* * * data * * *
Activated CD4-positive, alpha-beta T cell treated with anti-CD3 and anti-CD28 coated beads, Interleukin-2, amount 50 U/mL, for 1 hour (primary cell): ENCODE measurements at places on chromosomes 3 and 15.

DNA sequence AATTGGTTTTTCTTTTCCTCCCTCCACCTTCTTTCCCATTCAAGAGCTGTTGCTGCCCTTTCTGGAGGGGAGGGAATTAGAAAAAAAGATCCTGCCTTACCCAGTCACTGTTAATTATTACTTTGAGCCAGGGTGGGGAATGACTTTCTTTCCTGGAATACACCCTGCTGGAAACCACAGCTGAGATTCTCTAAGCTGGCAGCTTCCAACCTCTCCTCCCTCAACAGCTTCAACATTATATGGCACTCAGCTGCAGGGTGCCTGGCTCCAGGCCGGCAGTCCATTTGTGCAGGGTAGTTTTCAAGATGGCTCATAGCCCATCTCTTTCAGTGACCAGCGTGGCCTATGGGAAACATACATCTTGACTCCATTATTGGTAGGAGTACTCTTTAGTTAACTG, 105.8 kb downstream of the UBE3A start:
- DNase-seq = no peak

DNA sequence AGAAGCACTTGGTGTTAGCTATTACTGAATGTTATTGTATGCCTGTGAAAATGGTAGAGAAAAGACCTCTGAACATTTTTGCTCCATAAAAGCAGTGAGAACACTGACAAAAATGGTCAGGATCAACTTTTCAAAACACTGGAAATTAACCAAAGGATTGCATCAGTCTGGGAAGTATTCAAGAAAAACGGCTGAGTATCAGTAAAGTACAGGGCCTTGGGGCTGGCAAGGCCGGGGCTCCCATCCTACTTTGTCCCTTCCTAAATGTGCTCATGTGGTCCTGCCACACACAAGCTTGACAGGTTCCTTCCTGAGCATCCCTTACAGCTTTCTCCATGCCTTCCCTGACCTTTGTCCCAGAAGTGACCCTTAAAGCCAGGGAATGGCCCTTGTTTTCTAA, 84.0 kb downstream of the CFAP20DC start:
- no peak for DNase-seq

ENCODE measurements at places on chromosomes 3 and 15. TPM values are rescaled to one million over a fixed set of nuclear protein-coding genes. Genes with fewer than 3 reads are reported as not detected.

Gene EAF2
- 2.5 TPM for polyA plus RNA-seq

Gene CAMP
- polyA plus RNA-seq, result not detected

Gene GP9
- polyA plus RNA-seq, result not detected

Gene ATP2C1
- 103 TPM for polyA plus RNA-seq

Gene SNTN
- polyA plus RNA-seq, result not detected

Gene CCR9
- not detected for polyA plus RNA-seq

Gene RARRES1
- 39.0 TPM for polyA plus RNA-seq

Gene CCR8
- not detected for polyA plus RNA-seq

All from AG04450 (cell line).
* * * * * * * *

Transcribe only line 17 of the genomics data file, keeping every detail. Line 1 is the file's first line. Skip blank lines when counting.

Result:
Gene CCR9